We also disagree with the circuit court’s statement that Ferguson had the opportunity to use her cell phone to contact her attorney while in Trooper Maupin’s cruiser. Ferguson was informed of her right under KRS 189A.105(3) after she exited the cruiser and did not have access to her cell phone. Without Ferguson’s being informed, i.e., knowing of her right prior to the loss of her cell phone, she could not waive her right under KRS 189A.105(3). See Delacruz v. Commonwealth, 324 S.W.3d 418, 420 (Ky.App.2010). Moreover, the right contained in KRS 189A.105(3) is limited to “the period immediately preceding the administration of any test, the person shall be afforded an opportunity of at least ten (10) minutes but not more than fifteen (15) minutes….” KRS 189A.105(3). Thus, the circuit court incorrectly determined that Ferguson’s ability to use her cell phone while in the cruiser satisfied her right under KRS 189A.105(3).
In addressing the second issue, whether the violation requires suppression, we review KRS 189A.105(3). That statute states, “Inability to communicate with an attorney during this period [preceding the tests] shall not be deemed to relieve the person of his obligation to submit to the tests and the penalties specified by KRS 189A.010 and 189A.107 shall remain applicable to the person upon refusal.” Certainly the inability of Ferguson to contact and communicate with an attorney did not relieve her of the obligation to undergo the tests. However, it is just as certain that the sentence preceding the above-quoted sentence granted Ferguson the right to communicate with an attorney,3 and by virtue of state action Ferguson’s right to attempt to contact her attorney was frustrated.
While the above-quoted sentence could be read to allow state action to eviscerate the right to attempt to contact and communicate with an attorney, we believe that this would be a strained reading of the statute and instead find that once the legislature granted the right to attempt to contact and communicate with an attorney, it did not intend for the succeeding sentence to render the right meaningless. Therefore, we find that Ferguson’s right to contact and communicate with her attorney was frustrated by state action, and, thus, the trial court erred in not suppressing the results of all tests conducted pursuant to KRS 189A.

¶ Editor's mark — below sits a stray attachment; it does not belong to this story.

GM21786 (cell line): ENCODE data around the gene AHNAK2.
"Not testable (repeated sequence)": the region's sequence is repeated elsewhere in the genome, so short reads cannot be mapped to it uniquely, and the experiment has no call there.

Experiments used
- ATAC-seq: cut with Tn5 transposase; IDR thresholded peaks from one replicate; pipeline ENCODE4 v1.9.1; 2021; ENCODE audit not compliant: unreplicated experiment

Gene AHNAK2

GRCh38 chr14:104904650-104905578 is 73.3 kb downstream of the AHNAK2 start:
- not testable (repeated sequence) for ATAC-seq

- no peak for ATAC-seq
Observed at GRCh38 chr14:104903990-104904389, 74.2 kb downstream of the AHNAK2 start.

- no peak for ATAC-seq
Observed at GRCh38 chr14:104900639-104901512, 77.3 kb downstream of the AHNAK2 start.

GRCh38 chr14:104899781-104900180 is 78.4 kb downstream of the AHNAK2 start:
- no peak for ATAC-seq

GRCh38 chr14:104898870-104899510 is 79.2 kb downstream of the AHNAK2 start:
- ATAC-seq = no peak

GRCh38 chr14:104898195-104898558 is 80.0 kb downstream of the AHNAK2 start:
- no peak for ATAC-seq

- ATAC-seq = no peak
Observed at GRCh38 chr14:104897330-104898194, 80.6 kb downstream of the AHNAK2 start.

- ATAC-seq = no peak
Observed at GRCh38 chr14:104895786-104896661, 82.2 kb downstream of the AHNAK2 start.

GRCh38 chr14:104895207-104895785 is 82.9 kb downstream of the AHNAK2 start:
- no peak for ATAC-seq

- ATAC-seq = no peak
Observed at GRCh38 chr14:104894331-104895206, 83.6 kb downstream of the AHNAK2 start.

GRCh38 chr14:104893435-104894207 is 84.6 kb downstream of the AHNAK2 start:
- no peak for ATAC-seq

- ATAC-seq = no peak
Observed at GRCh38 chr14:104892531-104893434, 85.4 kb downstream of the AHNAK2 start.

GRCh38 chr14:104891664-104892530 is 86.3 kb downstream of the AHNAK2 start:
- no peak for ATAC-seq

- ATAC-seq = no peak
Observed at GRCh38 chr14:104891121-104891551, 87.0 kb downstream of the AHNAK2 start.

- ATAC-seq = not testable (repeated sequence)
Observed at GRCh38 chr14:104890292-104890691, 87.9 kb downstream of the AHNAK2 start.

In light of the aforementioned, we reverse the circuit court’s affirmance of the district court’s denial of Ferguson’s motion to suppress and remand this matter for further proceedings not inconsistent with this opinion.
1. Moreover, we are unclear as to whether Ferguson was even provided a local telephone book since the Commonwealth failed to cite to the record to support its assertion that she was provided one. Absent specific citations as required by Kentucky Rules of Civil Procedure (CR) 76.12, we are required to assume that the evidence supported the findings of the lower court. See Porter v. Harper, 477 S.W.2d 778 (Ky.1972). See also Smith v. Smith, 235 S.W.3d 1, 5 (Ky.App.2006), where this Court addressed a similar issue:
Carolyn is correct that it is not our responsibility to search the record to find where it may provide support for Jim’s contentions. But rather than striking Jim’s brief, we choose to give little credence to the arguments by either party that are not supported by a conforming citation to the record.
Smith at 5.
2. In Bhattacharya, we found that where a detainee was interested in contacting an attorney, a phone book was sufficient for locating a number. In contrast, the detainee in the matter sub judice had the phone number of her attorney stored in her cell phone and advised the officer that her attorney only received phone calls on a cell phone. Certainly in today’s society, ubiquitous use of cell phones makes the request to retrieve a phone number from a cell phone a reasonable request, and limiting an individual to a phone that makes collect-only phone calls places an impermissible limitation on the right to attempt to contact an attorney. Few attorneys are in their offices twenty-four hours a day, thus a call to an attorney’s cell phone is reasonable. Also, expecting an attorney to accept a collect call, in such a situation, from a jailhouse phone is not reasonable. We are not saying that the officer need go beyond what is reasonably accessible in the immediate area to permit an individual to attempt to contact an attorney.
3. See discussion, supra.